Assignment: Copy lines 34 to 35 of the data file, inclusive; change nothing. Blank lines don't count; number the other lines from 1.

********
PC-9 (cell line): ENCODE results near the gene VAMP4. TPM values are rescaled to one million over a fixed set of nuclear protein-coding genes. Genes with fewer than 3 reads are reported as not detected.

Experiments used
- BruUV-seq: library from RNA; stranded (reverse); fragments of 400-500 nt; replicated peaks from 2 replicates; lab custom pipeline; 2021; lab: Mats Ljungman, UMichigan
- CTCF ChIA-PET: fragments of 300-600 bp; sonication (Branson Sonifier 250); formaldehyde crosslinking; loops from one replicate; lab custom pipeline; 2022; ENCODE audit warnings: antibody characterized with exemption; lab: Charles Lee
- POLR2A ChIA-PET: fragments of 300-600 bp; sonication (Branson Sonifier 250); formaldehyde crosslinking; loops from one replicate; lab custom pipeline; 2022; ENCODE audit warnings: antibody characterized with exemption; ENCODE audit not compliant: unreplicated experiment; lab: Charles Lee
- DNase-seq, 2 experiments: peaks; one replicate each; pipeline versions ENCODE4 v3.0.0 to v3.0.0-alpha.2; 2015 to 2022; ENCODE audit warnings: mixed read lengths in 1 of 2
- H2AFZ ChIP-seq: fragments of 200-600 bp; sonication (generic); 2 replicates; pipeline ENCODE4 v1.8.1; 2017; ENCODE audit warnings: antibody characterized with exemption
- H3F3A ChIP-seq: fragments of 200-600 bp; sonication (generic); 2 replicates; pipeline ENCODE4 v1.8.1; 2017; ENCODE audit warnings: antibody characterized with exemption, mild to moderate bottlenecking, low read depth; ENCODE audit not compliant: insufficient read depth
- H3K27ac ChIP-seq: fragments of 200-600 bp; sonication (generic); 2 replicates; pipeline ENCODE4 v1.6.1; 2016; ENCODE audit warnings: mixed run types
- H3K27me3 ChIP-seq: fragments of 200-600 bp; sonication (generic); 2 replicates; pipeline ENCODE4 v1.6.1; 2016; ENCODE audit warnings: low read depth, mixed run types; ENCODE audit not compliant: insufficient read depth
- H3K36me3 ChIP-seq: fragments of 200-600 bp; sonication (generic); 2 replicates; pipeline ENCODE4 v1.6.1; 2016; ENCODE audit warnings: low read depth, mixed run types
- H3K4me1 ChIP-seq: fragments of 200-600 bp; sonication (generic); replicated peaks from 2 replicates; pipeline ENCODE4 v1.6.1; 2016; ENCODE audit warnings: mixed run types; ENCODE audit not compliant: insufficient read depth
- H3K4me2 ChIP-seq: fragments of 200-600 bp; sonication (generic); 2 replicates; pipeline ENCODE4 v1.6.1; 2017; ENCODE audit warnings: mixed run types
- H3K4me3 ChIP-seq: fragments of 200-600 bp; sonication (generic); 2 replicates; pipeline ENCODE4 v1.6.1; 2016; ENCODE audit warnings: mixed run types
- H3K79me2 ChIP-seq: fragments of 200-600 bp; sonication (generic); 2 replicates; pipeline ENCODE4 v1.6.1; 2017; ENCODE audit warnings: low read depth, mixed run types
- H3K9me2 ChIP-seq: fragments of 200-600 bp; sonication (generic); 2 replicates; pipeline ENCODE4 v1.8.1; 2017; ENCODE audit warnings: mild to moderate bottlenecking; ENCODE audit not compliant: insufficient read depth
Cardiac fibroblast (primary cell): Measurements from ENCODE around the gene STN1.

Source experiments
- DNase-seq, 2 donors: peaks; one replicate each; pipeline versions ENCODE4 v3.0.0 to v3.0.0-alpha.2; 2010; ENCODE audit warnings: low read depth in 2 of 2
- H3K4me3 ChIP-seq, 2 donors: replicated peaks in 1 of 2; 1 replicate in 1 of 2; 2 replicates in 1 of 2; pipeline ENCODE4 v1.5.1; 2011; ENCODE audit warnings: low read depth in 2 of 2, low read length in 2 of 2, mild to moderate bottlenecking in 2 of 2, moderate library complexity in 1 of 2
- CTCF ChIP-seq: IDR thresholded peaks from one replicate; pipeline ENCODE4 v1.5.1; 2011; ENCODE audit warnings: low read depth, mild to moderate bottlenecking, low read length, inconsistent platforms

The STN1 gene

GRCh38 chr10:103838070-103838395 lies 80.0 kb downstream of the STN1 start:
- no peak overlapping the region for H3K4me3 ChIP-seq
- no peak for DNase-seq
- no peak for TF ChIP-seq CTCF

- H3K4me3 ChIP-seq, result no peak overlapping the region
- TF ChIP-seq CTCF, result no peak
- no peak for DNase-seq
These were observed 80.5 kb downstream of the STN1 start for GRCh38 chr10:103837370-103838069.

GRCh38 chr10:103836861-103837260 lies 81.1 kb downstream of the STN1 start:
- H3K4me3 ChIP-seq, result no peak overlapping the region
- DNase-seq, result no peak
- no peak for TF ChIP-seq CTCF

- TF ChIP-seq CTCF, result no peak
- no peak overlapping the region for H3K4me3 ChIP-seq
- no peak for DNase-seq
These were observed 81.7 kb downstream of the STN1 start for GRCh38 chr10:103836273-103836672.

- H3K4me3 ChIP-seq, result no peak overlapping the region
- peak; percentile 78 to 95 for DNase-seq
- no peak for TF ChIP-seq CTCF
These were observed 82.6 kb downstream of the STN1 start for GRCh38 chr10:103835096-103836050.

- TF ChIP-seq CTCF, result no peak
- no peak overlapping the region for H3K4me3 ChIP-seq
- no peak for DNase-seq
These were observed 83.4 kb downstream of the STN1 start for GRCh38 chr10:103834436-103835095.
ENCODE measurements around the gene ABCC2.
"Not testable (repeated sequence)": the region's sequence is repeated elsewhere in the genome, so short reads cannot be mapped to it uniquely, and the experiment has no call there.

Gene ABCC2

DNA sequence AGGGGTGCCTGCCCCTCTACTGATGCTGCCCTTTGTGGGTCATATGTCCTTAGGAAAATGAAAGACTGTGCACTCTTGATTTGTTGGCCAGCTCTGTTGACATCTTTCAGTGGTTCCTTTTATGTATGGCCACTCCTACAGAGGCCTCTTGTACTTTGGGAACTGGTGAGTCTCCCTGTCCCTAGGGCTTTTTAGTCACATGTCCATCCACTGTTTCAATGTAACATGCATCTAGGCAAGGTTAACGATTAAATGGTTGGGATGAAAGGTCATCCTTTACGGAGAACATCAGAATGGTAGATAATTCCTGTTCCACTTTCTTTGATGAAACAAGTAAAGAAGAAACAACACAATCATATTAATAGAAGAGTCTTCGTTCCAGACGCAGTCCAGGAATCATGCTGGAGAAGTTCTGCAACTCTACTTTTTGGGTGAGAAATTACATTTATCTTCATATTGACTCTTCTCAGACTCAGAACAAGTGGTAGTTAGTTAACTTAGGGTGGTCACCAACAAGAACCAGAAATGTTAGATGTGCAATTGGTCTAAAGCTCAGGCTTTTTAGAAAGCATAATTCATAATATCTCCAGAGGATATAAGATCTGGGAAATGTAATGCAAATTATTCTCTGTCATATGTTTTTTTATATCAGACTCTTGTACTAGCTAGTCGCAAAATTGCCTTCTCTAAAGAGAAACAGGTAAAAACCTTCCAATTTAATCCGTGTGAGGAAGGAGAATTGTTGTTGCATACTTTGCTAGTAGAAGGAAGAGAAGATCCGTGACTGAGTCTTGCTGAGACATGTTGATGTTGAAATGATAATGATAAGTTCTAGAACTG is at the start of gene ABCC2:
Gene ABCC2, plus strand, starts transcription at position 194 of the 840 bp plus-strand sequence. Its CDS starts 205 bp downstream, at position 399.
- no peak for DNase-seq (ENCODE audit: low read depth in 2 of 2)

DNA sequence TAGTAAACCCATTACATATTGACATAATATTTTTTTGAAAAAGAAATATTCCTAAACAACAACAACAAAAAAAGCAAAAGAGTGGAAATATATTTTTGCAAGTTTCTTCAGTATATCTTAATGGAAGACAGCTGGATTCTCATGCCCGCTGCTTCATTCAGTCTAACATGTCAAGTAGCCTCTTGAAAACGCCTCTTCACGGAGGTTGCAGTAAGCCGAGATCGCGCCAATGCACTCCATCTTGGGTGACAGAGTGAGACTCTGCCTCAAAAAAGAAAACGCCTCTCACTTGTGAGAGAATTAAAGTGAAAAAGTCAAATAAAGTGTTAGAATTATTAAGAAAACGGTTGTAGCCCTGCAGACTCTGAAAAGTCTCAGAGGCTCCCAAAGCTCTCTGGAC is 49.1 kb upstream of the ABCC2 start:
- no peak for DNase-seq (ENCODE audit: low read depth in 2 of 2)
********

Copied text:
- no peak for TF ChIP-seq CTCF

- TF ChIP-seq CTCF, result no peak